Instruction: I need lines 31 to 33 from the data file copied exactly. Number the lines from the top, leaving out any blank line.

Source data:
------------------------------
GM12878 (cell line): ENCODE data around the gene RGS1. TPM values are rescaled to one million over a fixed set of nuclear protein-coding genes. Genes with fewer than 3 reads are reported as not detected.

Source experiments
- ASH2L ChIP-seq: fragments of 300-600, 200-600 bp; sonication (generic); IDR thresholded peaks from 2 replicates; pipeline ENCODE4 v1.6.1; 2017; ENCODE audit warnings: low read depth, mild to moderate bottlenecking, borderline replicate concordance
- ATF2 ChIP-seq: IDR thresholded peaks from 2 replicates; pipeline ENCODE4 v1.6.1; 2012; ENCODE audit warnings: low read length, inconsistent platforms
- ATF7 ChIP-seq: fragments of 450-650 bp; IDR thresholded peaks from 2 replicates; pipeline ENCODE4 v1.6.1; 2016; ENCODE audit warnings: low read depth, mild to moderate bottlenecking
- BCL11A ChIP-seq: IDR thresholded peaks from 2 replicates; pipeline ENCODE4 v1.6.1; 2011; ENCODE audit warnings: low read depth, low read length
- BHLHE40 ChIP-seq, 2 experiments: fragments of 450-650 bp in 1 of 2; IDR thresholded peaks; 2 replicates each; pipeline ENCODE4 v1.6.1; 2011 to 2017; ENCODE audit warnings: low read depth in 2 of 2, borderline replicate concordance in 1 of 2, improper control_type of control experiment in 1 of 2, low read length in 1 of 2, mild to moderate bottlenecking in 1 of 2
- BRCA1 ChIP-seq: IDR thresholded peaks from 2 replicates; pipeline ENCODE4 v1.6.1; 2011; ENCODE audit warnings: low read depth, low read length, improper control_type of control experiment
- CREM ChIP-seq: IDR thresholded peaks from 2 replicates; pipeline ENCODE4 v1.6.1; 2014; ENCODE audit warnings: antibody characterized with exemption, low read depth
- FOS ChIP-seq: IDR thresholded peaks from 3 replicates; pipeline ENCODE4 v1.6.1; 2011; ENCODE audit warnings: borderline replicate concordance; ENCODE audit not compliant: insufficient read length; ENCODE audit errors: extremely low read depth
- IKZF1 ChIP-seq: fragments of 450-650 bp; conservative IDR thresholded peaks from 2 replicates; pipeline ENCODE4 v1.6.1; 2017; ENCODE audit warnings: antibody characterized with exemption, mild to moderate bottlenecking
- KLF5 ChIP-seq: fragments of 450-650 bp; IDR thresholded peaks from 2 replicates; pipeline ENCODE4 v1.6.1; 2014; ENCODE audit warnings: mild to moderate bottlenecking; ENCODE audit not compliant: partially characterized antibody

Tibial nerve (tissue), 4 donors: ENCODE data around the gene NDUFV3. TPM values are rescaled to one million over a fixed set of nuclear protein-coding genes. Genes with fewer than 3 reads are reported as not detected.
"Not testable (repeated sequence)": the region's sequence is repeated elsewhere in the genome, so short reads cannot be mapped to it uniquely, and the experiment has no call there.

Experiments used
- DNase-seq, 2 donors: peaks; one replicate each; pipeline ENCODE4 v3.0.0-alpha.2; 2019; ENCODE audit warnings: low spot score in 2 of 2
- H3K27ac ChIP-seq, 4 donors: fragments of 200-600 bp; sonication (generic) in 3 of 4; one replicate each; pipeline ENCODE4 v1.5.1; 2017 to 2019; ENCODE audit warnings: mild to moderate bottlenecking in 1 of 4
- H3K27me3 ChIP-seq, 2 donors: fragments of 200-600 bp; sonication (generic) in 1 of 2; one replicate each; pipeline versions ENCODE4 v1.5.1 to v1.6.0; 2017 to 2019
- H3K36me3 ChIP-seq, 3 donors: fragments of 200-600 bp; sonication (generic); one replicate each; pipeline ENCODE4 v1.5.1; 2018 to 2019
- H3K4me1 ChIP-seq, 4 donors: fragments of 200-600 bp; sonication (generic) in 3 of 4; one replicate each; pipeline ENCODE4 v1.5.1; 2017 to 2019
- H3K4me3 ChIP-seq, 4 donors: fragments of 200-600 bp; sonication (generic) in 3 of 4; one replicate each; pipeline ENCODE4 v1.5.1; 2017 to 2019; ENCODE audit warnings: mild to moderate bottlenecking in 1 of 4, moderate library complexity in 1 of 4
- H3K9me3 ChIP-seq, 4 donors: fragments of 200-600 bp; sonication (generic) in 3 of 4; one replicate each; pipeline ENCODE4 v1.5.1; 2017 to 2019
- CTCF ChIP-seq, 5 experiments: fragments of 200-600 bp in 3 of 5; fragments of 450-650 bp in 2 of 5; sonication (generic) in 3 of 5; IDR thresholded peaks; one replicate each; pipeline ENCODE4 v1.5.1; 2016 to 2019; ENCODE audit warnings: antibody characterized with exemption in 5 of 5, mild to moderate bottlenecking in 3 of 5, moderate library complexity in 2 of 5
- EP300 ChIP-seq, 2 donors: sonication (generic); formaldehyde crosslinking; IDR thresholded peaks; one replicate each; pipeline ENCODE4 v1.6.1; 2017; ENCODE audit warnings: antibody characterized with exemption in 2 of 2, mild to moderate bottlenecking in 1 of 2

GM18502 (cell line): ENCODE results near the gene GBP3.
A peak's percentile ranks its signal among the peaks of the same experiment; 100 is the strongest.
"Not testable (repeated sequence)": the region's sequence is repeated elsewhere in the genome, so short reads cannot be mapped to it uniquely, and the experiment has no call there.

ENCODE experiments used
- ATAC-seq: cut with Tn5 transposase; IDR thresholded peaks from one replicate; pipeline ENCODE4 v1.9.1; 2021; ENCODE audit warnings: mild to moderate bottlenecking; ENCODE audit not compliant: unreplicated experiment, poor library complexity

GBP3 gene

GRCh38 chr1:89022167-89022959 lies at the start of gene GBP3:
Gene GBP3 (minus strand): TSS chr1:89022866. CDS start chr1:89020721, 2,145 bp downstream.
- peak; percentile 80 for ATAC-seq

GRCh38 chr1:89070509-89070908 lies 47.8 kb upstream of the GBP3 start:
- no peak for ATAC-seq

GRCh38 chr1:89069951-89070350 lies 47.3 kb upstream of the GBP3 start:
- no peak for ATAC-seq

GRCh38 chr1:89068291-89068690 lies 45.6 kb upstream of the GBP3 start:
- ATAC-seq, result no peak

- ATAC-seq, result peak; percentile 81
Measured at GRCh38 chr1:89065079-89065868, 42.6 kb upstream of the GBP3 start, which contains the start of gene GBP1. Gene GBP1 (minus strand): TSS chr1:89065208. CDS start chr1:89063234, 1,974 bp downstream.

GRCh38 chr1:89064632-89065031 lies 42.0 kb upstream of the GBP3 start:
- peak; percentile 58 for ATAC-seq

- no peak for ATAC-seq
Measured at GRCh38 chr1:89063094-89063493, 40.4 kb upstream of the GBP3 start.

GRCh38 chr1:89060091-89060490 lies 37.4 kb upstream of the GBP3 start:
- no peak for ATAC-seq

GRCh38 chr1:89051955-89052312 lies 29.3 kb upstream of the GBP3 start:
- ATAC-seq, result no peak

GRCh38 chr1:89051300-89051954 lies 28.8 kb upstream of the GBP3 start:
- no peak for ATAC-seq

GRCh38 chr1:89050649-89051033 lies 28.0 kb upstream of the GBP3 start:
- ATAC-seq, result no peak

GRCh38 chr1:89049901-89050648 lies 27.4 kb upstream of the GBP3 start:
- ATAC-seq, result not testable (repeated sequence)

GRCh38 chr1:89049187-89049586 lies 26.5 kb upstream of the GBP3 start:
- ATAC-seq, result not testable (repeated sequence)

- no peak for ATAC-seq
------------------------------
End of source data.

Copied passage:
GRCh38 chr1:89022167-89022959 lies at the start of gene GBP3:
Gene GBP3 (minus strand): TSS chr1:89022866. CDS start chr1:89020721, 2,145 bp downstream.
- peak; percentile 80 for ATAC-seq